Date of Award


Document Type


Degree Name

Master Of Arts In Clinical Psychology

Colleges & School

College Of Arts And Sciences

First Advisor

Brad Grunert, PhD

Library of Congress Subject Heading

Asperger's syndrome; Autistic children--Education; Special education teachers; Teacher effectiveness


As the frequency of autism (ASD) continues to rise, so does its impact on public schools (Horrocks, White & Roberts, 2008). With inclusion models becoming the norm inside of public schools it is important to make sure teachers support, understand, and feel supported when it comes to educating this population. Successful inclusion placement requires teachers to feel well prepared. A teacher’s perceived level of preparedness is an important concept to consider when determining a child’s placement because feelings usually influence one’s behavior. The classroom teacher’s behavior will affect all of the children placed in the class. The present research aims to compare perceived levels of preparedness for mainstreaming between general education teachers and special education teachers. To compare levels of perceived preparedness, the current research collected responses from 107 Milwaukee area teachers, of which 49.5% were general education teachers and 42.1% were special education teachers. The participants were all current teachers who were teaching kindergarten through twelfth grade in the greater Milwaukee area. The survey was distributed through an informal social network of teachers employed across multiple school districts. The results showed that there was no significant difference between regular education and special education teachers in their ratings of preparedness to mainstream a child with Asperger’s Disorder. Results also showed that regular education teachers who had experience mainstreaming feel more prepared to mainstream than teachers who had no mainstreaming experience. There are some noted limitations to this data. These include, but are not limited to, small number of research participants, small selection of research participants, and the inclusion of student teachers, and a limited geographic representation.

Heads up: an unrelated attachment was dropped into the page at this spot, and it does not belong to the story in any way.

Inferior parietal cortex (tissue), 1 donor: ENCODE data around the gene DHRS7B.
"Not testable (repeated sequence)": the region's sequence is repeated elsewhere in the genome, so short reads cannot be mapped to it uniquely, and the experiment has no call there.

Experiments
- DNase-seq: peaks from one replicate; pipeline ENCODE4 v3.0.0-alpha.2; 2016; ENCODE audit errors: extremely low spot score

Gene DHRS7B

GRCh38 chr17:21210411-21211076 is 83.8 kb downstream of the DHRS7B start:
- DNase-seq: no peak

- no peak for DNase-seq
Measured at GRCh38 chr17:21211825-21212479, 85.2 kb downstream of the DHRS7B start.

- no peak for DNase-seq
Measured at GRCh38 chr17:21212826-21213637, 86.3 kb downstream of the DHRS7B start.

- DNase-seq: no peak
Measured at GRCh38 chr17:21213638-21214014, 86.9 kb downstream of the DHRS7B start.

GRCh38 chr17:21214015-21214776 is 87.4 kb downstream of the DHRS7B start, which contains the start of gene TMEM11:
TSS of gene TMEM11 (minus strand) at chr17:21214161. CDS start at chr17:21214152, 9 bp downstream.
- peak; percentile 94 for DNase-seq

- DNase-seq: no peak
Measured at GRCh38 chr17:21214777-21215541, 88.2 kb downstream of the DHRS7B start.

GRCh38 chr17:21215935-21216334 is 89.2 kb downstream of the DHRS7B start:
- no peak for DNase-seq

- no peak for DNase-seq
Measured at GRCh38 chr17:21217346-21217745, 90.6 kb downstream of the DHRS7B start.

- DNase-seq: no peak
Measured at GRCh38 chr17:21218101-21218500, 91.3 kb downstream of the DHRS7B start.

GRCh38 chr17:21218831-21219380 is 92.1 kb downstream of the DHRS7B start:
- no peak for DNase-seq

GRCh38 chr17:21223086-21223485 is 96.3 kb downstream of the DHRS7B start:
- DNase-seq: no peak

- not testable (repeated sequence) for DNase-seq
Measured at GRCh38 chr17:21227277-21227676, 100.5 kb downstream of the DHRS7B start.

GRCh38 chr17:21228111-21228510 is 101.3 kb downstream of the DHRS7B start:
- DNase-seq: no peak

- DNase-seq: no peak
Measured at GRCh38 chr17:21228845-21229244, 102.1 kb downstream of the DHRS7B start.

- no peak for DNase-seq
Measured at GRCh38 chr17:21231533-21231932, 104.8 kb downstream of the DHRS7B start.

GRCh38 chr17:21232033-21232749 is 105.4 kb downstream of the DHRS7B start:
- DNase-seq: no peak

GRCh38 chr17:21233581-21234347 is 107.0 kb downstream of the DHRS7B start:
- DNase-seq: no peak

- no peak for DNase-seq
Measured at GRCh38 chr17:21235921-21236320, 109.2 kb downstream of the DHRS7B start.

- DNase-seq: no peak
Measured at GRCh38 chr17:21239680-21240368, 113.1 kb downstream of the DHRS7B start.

On-Campus Access

OCLC Number